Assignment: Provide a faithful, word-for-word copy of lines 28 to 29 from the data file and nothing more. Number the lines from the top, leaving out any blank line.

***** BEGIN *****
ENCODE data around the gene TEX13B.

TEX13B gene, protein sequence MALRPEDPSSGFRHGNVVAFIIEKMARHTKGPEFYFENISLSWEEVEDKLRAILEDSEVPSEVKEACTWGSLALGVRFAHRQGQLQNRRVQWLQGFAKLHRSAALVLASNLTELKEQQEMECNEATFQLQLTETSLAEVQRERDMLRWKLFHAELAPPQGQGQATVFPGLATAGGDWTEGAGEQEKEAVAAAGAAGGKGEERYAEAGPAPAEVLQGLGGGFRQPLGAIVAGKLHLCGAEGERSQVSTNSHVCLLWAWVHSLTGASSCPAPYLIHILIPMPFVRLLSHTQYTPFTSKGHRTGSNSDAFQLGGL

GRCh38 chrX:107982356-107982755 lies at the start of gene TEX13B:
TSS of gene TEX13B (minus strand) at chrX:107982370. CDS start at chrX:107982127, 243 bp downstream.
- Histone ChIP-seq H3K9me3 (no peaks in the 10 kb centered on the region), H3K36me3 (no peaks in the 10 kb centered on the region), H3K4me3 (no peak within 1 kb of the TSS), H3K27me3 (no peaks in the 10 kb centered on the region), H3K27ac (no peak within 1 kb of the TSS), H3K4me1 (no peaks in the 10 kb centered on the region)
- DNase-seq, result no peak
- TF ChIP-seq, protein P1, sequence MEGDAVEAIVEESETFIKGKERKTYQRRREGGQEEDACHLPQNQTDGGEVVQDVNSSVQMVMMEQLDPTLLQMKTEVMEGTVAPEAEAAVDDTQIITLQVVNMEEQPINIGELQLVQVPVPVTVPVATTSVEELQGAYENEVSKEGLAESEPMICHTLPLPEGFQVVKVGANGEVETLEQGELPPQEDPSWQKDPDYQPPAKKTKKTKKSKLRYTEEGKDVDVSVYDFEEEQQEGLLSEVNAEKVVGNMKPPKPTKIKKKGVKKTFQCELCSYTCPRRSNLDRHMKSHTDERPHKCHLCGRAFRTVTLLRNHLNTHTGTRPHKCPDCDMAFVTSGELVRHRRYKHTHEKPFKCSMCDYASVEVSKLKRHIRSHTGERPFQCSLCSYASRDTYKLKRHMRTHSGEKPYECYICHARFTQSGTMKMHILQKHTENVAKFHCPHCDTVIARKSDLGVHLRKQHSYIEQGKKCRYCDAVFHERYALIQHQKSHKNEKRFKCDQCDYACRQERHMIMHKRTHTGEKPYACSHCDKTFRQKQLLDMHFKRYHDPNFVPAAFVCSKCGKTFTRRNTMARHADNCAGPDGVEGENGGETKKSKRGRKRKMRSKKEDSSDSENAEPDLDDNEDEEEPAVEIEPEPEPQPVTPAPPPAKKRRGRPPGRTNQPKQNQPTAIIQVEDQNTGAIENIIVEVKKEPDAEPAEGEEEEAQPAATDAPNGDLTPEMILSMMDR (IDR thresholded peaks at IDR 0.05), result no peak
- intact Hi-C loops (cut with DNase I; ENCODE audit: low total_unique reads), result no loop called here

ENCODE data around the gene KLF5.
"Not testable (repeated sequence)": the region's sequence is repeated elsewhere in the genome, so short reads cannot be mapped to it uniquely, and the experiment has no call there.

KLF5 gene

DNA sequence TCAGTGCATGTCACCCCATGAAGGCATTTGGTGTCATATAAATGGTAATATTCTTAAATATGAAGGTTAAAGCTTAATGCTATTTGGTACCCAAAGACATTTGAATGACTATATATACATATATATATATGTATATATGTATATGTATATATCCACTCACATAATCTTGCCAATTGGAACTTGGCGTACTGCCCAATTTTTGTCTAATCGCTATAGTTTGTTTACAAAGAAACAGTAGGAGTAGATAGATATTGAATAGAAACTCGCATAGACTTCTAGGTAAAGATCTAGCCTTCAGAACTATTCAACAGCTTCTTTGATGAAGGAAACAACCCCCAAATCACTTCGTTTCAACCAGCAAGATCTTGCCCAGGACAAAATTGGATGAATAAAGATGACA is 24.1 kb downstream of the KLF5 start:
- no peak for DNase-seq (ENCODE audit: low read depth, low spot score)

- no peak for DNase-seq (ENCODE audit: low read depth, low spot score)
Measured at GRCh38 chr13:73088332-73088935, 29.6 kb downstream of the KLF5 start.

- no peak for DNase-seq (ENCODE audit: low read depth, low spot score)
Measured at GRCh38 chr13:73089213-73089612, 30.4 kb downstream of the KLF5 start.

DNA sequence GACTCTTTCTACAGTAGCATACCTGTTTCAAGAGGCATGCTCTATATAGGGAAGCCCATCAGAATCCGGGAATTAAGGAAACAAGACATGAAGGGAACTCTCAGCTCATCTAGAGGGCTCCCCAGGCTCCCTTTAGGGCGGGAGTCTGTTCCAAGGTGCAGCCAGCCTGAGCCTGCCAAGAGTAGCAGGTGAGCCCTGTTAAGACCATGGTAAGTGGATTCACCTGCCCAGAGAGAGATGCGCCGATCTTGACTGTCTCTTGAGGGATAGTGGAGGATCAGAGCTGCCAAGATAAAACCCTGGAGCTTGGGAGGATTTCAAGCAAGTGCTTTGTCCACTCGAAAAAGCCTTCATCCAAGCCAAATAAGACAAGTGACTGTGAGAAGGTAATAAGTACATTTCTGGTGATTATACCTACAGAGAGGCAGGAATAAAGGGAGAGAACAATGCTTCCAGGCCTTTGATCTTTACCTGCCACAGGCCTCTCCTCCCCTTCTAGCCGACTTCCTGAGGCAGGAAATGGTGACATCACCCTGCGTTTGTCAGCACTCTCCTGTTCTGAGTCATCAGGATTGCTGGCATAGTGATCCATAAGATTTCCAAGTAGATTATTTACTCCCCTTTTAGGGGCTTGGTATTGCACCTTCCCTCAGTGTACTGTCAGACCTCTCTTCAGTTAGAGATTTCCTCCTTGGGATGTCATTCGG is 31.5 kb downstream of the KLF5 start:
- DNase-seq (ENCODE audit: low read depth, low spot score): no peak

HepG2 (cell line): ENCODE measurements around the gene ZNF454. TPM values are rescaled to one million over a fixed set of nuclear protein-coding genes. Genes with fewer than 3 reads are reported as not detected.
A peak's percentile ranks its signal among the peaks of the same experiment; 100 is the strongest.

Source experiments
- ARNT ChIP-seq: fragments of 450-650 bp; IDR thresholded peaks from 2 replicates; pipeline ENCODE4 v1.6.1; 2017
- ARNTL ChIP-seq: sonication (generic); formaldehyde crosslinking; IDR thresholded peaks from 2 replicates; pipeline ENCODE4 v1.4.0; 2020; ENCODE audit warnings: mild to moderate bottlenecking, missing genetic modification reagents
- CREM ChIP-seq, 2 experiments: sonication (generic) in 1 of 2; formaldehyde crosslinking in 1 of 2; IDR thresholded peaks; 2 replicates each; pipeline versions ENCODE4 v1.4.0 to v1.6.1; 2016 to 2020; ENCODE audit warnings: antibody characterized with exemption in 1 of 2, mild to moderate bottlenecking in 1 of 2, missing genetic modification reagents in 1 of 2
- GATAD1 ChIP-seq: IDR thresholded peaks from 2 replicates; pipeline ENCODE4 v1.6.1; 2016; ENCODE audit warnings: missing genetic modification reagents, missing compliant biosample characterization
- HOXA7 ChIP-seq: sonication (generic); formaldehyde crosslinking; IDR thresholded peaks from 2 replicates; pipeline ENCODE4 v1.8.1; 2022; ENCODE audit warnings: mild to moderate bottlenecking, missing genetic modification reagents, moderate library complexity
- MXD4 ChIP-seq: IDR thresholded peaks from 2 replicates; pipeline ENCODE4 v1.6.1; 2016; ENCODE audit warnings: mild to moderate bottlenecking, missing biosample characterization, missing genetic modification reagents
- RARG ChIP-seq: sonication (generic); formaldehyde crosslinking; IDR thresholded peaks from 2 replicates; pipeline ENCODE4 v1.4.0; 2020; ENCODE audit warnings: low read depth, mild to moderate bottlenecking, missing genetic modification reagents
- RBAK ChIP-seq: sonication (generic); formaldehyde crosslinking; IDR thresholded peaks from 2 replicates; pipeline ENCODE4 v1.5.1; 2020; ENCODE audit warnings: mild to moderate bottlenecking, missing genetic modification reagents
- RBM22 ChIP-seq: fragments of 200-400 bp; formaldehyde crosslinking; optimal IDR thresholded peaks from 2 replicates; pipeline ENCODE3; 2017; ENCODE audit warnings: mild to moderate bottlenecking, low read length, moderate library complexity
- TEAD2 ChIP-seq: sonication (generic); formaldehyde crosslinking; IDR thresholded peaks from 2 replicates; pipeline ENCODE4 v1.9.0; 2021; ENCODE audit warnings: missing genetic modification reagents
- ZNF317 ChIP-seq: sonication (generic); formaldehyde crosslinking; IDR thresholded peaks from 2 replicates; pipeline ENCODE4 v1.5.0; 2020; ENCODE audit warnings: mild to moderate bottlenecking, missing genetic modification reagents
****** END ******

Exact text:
- MXD4 ChIP-seq: IDR thresholded peaks from 2 replicates; pipeline ENCODE4 v1.6.1; 2016; ENCODE audit warnings: mild to moderate bottlenecking, missing biosample characterization, missing genetic modification reagents
- RARG ChIP-seq: sonication (generic); formaldehyde crosslinking; IDR thresholded peaks from 2 replicates; pipeline ENCODE4 v1.4.0; 2020; ENCODE audit warnings: low read depth, mild to moderate bottlenecking, missing genetic modification reagents